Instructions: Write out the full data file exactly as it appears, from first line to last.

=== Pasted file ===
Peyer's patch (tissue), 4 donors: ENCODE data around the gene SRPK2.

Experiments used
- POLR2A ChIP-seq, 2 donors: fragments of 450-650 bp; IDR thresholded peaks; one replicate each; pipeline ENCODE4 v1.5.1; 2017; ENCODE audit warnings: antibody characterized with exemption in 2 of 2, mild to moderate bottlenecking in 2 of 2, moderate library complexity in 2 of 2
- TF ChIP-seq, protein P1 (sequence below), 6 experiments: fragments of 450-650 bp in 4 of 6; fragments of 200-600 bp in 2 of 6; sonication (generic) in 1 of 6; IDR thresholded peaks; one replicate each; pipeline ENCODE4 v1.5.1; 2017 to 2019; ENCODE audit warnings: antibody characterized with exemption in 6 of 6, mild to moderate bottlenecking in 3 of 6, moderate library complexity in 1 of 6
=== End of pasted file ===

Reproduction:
Peyer's patch (tissue), 4 donors: ENCODE data around the gene SRPK2.

Experiments used
- POLR2A ChIP-seq, 2 donors: fragments of 450-650 bp; IDR thresholded peaks; one replicate each; pipeline ENCODE4 v1.5.1; 2017; ENCODE audit warnings: antibody characterized with exemption in 2 of 2, mild to moderate bottlenecking in 2 of 2, moderate library complexity in 2 of 2
- TF ChIP-seq, protein P1 (sequence below), 6 experiments: fragments of 450-650 bp in 4 of 6; fragments of 200-600 bp in 2 of 6; sonication (generic) in 1 of 6; IDR thresholded peaks; one replicate each; pipeline ENCODE4 v1.5.1; 2017 to 2019; ENCODE audit warnings: antibody characterized with exemption in 6 of 6, mild to moderate bottlenecking in 3 of 6, moderate library complexity in 1 of 6